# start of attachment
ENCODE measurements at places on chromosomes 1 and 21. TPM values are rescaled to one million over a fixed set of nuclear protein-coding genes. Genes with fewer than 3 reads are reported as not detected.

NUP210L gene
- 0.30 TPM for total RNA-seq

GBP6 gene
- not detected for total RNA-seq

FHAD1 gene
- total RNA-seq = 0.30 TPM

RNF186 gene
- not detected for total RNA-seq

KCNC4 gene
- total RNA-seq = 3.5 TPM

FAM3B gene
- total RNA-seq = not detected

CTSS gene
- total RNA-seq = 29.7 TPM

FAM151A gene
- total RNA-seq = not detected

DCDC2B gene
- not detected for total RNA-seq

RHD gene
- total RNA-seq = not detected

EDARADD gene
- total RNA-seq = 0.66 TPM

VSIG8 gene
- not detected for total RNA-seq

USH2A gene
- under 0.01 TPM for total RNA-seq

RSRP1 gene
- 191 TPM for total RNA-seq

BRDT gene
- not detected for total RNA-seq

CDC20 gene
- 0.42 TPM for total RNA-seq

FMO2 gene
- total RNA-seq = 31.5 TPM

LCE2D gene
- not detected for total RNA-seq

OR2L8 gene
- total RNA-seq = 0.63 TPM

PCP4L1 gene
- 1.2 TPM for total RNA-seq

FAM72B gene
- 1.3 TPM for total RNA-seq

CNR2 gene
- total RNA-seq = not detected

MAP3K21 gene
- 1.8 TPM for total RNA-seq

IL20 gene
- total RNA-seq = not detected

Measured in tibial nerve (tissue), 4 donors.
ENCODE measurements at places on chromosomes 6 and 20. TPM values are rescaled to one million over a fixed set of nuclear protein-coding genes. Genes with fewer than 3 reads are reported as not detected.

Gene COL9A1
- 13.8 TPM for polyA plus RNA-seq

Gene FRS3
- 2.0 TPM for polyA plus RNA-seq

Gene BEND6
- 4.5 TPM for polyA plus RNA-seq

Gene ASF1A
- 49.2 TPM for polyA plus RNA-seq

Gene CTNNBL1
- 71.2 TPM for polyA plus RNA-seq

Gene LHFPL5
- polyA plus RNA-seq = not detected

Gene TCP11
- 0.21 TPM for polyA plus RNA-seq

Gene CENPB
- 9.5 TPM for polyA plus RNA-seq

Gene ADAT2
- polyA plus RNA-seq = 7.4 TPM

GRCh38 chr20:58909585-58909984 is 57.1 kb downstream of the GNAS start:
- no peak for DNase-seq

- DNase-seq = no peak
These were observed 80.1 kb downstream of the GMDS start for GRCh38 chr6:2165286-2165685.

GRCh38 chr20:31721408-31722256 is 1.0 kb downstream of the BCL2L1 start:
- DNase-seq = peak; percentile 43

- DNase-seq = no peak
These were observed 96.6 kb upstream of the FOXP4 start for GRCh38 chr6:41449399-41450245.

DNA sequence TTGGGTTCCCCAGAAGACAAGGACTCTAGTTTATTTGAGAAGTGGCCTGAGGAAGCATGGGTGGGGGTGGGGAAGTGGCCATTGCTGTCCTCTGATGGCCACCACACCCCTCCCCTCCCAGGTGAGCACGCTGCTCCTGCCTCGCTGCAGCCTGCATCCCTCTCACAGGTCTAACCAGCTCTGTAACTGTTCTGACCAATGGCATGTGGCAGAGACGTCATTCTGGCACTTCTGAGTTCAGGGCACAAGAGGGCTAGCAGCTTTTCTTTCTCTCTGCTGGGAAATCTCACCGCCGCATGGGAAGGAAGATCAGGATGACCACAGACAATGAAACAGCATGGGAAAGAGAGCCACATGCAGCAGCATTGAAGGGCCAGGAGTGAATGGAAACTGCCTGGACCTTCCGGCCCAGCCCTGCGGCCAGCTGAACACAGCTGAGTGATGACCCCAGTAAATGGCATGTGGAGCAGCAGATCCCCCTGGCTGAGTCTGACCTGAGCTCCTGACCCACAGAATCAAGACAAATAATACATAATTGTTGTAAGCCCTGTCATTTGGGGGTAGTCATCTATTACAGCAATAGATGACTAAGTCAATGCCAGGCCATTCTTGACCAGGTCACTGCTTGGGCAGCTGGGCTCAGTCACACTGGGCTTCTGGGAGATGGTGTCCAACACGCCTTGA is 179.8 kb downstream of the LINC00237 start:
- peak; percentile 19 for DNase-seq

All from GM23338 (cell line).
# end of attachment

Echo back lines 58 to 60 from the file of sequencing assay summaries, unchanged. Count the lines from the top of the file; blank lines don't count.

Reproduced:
Gene ASF1A
- 49.2 TPM for polyA plus RNA-seq

Gene CTNNBL1